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Flavour-predicting AI can tell brewers how to make beer taste better

An artificial intelligence that can predict how a beer will taste from its chemical make-up could help create alcohol-free versions that taste just like regular ones.

Predicting flavour from chemical compounds is difficult, as complex interactions between ingredients and the psychology of taste can make for surprisingly different perceptions, even between people sampling the same thing.

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To address this, Kevin Verstrepen at KU Leuven in Belgium and his colleagues have developed an AI model that can predict flavour profiles based on a beer’s chemical components and make suggestions for how to improve the flavour.

The model was trained on beer reviews from a panel of 16 expert tasters, who scored each brew for 50 attributes, as well as 180,000 public ratings from an online beer reviewing website. It compared these subjective descriptions with measurements of 226 chemical compounds in 250 Belgian beers.

“These hundreds of compounds are received by our nose and mouth, but mostly nose, and then processed in our brain to give what we think of as a flavour,” says Verstrepen. “The fact that now, with machine learning, you can actually accurately predict this is quite amazing.”

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Verstrepen and his team used the model to predict how to improve the flavour of a beer by adding a mixture of certain compounds, such as lactic acid and ethyl acetate. The resulting beer was given a significantly higher rating by the panel of trained tasters.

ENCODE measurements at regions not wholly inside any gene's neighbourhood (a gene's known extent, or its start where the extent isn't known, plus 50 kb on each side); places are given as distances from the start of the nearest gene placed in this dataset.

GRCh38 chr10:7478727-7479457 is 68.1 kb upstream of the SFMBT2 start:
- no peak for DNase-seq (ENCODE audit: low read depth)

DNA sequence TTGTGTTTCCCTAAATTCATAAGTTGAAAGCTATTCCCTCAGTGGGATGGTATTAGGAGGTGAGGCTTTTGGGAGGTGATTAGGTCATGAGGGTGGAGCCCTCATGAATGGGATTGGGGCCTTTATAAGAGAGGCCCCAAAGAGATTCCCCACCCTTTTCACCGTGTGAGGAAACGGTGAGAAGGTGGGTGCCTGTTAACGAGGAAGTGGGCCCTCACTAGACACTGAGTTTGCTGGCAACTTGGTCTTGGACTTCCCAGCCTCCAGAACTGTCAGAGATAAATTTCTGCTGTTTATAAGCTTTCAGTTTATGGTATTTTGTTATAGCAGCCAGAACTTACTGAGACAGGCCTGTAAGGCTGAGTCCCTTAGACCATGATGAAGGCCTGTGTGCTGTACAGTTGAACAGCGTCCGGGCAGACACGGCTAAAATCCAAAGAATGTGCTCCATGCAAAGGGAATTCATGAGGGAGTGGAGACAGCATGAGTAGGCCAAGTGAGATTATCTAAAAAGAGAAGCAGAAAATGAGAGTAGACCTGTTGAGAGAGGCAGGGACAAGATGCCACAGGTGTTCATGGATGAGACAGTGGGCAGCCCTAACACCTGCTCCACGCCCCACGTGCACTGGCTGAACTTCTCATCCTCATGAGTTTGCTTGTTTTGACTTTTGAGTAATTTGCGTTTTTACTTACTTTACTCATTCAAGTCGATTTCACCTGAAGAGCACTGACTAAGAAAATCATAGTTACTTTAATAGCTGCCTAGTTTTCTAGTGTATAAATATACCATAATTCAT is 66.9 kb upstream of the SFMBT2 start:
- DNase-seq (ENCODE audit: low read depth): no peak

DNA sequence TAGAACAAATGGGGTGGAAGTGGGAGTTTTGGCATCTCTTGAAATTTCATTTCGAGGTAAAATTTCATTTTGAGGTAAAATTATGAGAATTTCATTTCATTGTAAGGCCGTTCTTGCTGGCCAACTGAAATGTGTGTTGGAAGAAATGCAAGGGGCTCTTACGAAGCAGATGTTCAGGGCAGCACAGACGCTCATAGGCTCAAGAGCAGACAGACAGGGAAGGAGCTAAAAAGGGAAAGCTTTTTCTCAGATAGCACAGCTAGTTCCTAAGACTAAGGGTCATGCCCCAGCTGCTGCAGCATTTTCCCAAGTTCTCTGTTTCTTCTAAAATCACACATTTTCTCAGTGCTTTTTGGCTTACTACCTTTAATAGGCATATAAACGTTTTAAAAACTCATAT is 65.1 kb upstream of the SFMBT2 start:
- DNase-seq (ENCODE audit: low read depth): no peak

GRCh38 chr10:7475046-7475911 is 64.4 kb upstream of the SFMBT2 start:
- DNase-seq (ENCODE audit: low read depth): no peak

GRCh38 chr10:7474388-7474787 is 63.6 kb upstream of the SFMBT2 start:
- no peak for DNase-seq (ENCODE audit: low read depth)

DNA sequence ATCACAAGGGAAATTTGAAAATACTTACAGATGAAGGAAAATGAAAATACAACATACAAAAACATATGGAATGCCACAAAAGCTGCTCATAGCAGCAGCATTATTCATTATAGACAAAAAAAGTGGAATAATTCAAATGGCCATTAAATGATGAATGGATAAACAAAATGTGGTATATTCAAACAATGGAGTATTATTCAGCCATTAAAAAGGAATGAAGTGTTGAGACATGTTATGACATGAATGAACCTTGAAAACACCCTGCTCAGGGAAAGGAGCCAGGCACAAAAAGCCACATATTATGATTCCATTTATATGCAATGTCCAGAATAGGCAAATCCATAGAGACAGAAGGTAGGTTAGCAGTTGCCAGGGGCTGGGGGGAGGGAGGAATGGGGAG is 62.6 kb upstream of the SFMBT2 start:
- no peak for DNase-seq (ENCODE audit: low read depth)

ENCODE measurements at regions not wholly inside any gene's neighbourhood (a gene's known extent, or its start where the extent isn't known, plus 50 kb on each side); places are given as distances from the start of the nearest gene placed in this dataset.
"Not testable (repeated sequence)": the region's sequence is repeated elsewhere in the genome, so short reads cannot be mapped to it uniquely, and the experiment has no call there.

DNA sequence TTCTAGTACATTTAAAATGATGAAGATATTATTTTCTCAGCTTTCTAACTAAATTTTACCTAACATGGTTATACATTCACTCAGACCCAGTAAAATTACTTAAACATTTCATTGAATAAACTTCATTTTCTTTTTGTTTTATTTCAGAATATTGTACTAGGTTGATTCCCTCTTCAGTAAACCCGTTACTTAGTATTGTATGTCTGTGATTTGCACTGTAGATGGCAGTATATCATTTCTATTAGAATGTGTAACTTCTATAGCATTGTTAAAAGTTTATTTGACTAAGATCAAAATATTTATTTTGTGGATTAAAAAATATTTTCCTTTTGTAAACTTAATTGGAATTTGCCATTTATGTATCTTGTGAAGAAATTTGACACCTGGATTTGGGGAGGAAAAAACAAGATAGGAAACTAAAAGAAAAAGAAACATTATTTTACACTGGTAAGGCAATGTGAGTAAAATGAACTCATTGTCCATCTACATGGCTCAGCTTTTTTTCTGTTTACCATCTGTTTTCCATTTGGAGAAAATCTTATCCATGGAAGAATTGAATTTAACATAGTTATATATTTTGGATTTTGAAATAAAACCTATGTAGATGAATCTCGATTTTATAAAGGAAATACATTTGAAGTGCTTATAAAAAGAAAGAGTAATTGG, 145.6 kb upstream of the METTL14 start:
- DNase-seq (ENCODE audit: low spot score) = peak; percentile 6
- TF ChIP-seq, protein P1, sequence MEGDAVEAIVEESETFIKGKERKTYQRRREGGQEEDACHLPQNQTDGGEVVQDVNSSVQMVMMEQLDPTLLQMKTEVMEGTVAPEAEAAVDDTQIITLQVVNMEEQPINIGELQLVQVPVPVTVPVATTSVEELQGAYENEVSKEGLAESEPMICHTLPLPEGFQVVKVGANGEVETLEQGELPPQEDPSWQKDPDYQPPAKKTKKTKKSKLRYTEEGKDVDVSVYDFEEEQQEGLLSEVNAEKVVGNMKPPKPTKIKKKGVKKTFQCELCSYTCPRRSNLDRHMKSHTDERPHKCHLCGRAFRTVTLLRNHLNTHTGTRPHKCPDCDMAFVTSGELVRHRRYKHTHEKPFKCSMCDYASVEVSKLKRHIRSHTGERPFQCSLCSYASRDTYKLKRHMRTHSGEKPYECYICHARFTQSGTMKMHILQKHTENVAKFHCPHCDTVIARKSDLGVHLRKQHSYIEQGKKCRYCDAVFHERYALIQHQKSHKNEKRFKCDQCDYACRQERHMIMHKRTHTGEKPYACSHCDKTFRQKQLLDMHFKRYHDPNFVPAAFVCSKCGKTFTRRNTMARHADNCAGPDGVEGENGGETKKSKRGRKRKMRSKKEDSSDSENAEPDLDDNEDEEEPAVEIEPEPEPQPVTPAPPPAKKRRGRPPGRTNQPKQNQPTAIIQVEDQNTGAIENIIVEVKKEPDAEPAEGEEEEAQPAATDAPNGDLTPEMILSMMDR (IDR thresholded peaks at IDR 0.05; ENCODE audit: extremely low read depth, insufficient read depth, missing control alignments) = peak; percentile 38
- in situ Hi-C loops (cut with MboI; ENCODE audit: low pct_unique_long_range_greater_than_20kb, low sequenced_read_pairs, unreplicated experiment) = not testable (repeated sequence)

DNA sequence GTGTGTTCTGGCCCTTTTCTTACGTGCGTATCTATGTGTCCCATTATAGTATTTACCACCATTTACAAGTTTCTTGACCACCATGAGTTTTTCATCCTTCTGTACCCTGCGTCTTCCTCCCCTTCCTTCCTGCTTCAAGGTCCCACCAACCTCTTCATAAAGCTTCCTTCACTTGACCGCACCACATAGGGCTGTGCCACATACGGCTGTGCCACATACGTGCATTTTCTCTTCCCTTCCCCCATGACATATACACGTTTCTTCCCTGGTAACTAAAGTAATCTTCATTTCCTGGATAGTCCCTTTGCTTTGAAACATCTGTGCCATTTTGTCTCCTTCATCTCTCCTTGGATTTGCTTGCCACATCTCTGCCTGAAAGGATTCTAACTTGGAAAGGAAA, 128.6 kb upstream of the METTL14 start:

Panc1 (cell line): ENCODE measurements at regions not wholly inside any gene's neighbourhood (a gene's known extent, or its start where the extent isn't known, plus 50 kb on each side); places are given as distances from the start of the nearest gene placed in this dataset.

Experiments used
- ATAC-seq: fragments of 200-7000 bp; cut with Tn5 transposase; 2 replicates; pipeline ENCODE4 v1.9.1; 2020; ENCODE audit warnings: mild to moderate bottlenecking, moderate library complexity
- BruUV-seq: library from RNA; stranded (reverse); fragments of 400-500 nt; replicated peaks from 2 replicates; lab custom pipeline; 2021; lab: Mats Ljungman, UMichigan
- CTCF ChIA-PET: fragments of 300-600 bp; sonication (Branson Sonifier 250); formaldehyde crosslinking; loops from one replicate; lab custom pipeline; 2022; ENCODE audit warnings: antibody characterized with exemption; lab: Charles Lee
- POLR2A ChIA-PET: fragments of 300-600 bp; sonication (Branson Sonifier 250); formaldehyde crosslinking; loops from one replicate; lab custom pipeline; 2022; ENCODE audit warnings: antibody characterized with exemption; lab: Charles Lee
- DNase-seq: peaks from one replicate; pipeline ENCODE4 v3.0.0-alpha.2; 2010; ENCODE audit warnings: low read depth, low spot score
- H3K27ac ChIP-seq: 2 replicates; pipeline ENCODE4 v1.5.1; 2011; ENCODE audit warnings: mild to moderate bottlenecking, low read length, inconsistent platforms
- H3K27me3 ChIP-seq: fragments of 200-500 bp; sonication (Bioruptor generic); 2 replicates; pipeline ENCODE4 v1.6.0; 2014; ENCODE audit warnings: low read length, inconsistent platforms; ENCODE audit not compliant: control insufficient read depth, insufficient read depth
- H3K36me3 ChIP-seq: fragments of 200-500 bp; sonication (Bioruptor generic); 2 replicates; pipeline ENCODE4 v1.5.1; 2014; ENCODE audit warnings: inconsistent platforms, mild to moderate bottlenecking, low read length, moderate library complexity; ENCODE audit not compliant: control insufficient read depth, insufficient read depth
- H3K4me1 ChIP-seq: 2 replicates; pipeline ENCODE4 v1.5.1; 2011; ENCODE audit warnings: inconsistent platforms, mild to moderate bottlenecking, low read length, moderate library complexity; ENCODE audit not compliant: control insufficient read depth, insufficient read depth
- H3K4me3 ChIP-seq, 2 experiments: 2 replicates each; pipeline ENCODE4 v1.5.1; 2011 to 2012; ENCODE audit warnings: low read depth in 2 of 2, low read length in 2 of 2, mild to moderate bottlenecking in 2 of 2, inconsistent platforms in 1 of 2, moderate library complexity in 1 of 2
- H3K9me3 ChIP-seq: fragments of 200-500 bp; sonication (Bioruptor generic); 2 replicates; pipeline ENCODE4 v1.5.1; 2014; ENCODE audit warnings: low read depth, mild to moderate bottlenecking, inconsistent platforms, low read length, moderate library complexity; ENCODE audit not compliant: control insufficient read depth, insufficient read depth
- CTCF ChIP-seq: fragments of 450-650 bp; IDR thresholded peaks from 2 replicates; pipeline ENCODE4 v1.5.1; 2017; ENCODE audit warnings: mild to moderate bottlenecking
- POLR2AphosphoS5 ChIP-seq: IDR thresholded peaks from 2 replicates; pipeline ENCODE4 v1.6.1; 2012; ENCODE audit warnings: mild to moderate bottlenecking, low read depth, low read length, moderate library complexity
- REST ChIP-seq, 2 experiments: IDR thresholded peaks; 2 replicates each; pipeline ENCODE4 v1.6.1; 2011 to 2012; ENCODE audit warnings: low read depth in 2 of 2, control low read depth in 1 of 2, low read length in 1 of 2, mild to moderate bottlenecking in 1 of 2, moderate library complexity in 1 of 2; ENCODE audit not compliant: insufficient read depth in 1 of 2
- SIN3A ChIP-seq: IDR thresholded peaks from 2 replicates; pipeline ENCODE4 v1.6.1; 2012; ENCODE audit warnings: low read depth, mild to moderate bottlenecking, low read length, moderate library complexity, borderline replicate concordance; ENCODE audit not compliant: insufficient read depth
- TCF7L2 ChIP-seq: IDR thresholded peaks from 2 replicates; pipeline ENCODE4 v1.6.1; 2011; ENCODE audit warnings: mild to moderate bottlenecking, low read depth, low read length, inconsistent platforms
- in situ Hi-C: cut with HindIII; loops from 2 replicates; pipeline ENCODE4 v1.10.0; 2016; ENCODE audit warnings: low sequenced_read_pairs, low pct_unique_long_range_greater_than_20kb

In separate work that has yet to be published, non-alcoholic beers became indistinguishable from regular beer after making changes suggested by the model, says Verstrepen.

The idea is that brewers should aim to implement the AI’s recommendations by tweaking their recipes, rather than simply adding flavours, he says. “In beer brewing, it’s not really acceptable to just add pure aroma compounds. It’s just malt, hops, water and yeast that have to do the trick.”

“So, I really see it as a tool. It will be used especially to make better alcohol-free beer, but it’s not taking away the art of making good beer in an artisanal way,” says Verstrepen.

Journal reference:

Nature Communications, DOI: 10.1038/s41467-024-46346-0

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